In the wake my trip to The Hideout in Toronto for Canadian Music Week on May 7th, a few things about the experience struck me. Heavily reminiscent of my *ahem* survival of last year’s CMW (as we in the biz call it), the shows were once again well-attended by hungry crowds devouring music from a host of great performers. But I began to wonder: does CMW fall short in assisting ‘break-through’ Canadian talent? How much should we trust should we place in a week-long parade of acts and venues barreling through a cacophonous array of short, simultaneous sets?
CMW in my limited experience appears to be, on the whole, an extremely positive idea, though still somewhat flawed in its execution. My favourite moment from last year’s event involved an unexpected performance from a young, up-and-coming Australian singer-songwriter playing in the lounge of the Mariott (if I can remember correctly through my Molson goggles), to a crowd of casual drinkers and listeners. While not necessarily a formal showcase per se, he garnered much attention based on the fluidity of his performance and it was, all things considered, a successful set. But herein lies the rub for CMW: the sheer volume of simultaneous music and gigging pushes attendees to direct their attention towards major acts as safe bets over the ‘little guys.’ This is not simply an “oh no, I missed Imagine Dragons at Coachella because Outkast was on at the same time” moment, so much as literally dozens of venues hosting simultaneous acts, maligned by little discernible effort to properly showcase most acts. Despite the sheer volume of people in Toronto (and the many more that flock to the city for CMW) it is difficult at best–and impossible at worst–to be noticed or to garner proper attention in a massive event like this.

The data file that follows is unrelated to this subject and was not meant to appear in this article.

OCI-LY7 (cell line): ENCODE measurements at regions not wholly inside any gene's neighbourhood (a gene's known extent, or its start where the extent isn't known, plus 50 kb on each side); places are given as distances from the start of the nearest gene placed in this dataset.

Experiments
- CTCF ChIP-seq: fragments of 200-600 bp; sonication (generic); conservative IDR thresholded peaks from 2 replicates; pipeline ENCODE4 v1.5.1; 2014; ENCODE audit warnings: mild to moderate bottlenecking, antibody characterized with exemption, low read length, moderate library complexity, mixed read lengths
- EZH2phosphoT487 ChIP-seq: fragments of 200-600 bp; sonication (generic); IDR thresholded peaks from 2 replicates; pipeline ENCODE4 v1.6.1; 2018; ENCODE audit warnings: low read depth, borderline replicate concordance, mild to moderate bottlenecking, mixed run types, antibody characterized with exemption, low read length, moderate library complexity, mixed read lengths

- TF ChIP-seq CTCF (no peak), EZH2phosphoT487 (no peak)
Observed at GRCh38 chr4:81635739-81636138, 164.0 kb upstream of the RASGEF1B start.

That isn’t to say that CMW is without its merits, obviously. The event, which supports Canadian talent and provides showcases for larger, world-class acts like Metric, also provides up-and-comers with shows and opportunities to meet industry professionals. If aspiring artists are willing to put themselves out there, hawk their merchandise, talk up a storm, and toss business cards like narcissistic confetti, CMW presents a vital make-or-break opportunity. Likewise, in spite of the steep price for the weekend tickets, fans are given access to a virtually unlimited amount of shows. Being able to catch Coheed and Cambria, Protest The Hero, and Metric within the same three days is incredible. And despite the kinks inherent in the wristband system (you gotta get there early), going to three of those shows separately on a non-CMW system would easily run the cost of the wristband itself.
And so if one is eager and prepared (as an artist) and willing to deal with long lines, crowds of people, and the sensory overload of four days of non-stop insanity (as a fan), there’s much to glean from Canadian Music Week. With presentations and workshops by industry professionals (like Dallas Green’s interview from May 8th, for example), there are many rewards to reap for Canada’s aspiring “next-big-thing”–if they can stomach the hotel prices for a week’s stay in the big city. CMW is not perfect, but its benefits at this time certainly outweigh the annoying cons. Just make sure you know how to drive in the city before you get there.